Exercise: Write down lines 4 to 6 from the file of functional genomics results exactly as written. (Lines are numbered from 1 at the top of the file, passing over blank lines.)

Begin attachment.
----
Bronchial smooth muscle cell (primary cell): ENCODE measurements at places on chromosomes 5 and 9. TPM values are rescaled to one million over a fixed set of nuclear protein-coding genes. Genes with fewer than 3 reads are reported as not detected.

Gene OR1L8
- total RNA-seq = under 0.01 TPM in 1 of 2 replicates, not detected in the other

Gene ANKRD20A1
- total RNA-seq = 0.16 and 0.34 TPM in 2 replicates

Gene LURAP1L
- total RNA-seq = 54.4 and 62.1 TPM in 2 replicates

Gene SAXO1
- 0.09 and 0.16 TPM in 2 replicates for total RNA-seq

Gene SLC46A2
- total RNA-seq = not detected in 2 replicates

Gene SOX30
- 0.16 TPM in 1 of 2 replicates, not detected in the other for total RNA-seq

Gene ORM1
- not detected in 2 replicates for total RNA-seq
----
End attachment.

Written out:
Gene ANKRD20A1
- total RNA-seq = 0.16 and 0.34 TPM in 2 replicates

Gene LURAP1L